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Images in Neurosciences
10 (
2
); 323-323
doi:
10.4103/jnrp.jnrp_238_18

Aneurysm Masquerading as a Pure Seller Lesion

Department of Neurosurgery, Nobel Medical College and Teaching Hospital, Biratnagar, Nepal
Address for correspondence: Dr. Sunil Munakomi, Department of Neurosurgery, Nobel Medical College and Teaching Hospital, Biratnagar, Nepal. E-mail: sunilmunakomi@gmail.com
Licence

This is an open access journal, and articles are distributed under the terms of the Creative Commons Attribution-NonCommercial-ShareAlike 4.0 License, which allows others to remix, tweak, and build upon the work non-commercially, as long as appropriate credit is given and the new creations are licensed under the identical terms.

Disclaimer:
This article was originally published by Wolters Kluwer - Medknow and was migrated to Scientific Scholar after the change of Publisher; therefore Scientific Scholar has no control over the quality or content of this article.

A 75-year-old patient presented to our clinic with a history of sudden severe headache for the last 1 day. He had no significant past medical or surgical illnesses. His neurological examination was significant only for the presence of subtle neck rigidity. His brain radio-imaging revealed a sellar lesion [Figure 1]. However, on additional vascular imaging, it turned out to be a probable superior hypophyseal artery aneurysm masquerading as a pure sellar lesion [Figure 2]. The diagnosis was explained to the patient party and the management plans were detailed. However, the relatives opted to take the patient home.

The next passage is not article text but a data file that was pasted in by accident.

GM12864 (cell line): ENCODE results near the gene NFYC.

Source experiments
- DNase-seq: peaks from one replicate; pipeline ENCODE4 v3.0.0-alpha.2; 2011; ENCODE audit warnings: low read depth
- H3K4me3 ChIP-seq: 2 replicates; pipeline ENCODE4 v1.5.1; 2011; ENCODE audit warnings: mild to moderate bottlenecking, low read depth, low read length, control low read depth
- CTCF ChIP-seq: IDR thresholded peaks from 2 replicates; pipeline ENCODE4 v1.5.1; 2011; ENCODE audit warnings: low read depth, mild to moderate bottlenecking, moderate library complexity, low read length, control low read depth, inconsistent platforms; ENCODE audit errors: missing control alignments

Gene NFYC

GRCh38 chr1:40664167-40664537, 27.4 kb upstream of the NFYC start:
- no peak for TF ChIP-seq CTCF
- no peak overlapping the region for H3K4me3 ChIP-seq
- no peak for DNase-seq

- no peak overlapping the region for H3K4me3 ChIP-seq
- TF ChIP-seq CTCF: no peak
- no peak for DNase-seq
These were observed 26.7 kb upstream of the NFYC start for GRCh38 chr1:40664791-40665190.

Figure 1: Magnetic resonance images revealing a pure intrasellar lesion
Figure 2: Magnetic resonance angiography revealing an aneurysm at the cavernous segment of internal carotid artery aneurysm

Aneurysm presenting as a pure sellar lesion is a rare entity.[1] It is therefore prudent to keep it as a differential diagnosis in any sellar pathology and evaluate it through angiography, thereby preventing catastrophic complications during their surgical management.[2]

Declaration of patient consent

The authors certify that they have obtained all appropriate patient consent forms. In the form the patient(s) has/have given his/her/their consent for his/her/their images and other clinical information to be reported in the journal. The patients understand that their names and initials will not be published and due efforts will be made to conceal their identity, but anonymity cannot be guaranteed.

Financial support and sponsorship

Nil.

Conflicts of interest

There are no conflicts of interest.

REFERENCES

  1. , , , , , . Giant aneurysms of the sellar region simulating pituitary adenomas: A diagnosis to be considered. J Endocrinol Invest. 1991;14:975-9.
    [Google Scholar]
  2. , , , , . Internal carotid artery aneurysm in the sella turcica area simulating pituitary tumor. Neurol Neurochir Pol. 1984;18:187-90.
    [Google Scholar]
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